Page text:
Another year of ACL Fest is in the books, and from our vantage point, it was a successful one.
The weather cooperated beautifully on both weekends, albeit a bit on the hot side for October. The expanded layout offered festivalgoers much needed space to mix and mingle comfortably, greatly improving crowd flow, especially during peak times. Relocating the Barton Springs stage allowed for a larger space able to host bigger names while retaining an intimate feel; the sound quality was excellent, and lines were never long for food or drinks.
Speaking of the latter, we went crazy for Peli Peli’s offerings. ACL served as a preview for the soon-to-arrive South African fusion eatery, which is taking over the former Cantina Laredo spot in the 2nd Street District. A perfectly grilled beef kebab doused with warm garlic herb butter, with just enough bell pepper for flavor rather than filler, was divine. The tangy tomato and cucumber salad was a great foil, and the fried mac ’n cheese balls weren't too shabby, either. Peli Peli was a welcome addition to Austin Eats, especially for those who attend year after year and have eaten at least one of everything available.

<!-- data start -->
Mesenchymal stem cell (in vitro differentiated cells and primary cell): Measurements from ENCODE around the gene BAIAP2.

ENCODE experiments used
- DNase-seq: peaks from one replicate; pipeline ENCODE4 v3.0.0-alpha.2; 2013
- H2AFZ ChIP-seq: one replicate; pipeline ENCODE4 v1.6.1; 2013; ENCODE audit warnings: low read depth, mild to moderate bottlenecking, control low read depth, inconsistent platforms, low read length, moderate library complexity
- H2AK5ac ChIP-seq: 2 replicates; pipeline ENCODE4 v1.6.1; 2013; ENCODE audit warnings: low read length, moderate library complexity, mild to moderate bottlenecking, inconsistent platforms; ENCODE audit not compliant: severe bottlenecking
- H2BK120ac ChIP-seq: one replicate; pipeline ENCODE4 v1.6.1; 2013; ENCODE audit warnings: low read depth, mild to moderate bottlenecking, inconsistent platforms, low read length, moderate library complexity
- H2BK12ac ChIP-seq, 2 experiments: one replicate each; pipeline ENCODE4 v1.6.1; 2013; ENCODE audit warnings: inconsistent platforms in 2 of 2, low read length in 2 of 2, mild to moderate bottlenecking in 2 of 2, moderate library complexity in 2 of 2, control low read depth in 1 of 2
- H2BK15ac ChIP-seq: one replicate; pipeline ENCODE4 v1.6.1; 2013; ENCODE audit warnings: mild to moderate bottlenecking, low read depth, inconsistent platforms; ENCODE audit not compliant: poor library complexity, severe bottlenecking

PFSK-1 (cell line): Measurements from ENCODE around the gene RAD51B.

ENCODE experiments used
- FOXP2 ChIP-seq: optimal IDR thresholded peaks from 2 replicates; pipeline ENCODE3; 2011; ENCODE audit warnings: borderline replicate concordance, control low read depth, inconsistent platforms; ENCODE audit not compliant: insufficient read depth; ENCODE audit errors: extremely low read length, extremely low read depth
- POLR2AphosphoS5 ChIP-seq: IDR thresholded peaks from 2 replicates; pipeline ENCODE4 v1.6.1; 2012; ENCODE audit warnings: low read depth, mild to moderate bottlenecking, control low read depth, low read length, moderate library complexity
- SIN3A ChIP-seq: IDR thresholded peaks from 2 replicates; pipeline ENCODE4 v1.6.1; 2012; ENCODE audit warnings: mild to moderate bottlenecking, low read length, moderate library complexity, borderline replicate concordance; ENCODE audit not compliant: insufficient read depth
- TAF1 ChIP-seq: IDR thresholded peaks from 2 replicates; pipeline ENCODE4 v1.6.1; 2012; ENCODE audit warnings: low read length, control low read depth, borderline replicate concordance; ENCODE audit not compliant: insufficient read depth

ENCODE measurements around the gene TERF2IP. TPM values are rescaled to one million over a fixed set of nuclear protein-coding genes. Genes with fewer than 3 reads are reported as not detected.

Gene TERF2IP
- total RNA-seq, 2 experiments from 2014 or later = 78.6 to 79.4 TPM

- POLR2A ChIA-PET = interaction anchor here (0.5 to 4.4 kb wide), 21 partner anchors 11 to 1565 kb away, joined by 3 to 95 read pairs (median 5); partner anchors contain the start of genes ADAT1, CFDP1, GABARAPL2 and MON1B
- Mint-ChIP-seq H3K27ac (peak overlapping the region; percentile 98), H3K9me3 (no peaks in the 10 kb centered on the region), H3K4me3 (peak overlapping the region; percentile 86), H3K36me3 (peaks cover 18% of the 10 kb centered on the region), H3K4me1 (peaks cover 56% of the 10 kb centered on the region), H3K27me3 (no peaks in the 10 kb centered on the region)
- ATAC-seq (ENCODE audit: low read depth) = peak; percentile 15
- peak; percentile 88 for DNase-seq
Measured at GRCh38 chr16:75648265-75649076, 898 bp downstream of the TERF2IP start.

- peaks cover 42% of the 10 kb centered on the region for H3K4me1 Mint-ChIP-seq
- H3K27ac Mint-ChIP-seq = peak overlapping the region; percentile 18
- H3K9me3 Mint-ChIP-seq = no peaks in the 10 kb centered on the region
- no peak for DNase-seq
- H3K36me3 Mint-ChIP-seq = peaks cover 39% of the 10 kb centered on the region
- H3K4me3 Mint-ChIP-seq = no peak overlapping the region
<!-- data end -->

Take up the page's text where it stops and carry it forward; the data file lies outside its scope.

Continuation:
Another welcome addition was the wine lounge, a more elaborate version of last year’s wine grove. The covered area had comfy seating, wine barrel cocktail tables, and large misting fans to keep everyone cool. The concept is fantastic, but we would love to see expanded wine selections next year. Still, the vino flowed freely around the packed lounge both weekends.
ACL has always had a charitable, socially responsible side, and this year was no exception. We saw folks at the Hurricane Harvey relief booth gathering information and making donations. And Tito’s Vodka made good on a pledge to donate $1 for every social media share of their #LoveTitos hashtag to Emancipet, a local nonprofit that provides low-cost veterinary services. Thanks to ACL attendees who participated in the initiative, $10,000 will go to help this organization.
Last but not least, the performances were on point, the sound was clear, and there was little, if any, mudding across stages. And kudos to organizers for adding the silent disco, which provided as much entertainment for the folks merrily singing and dancing to the music in their headsets as it did for those watching the spectacle.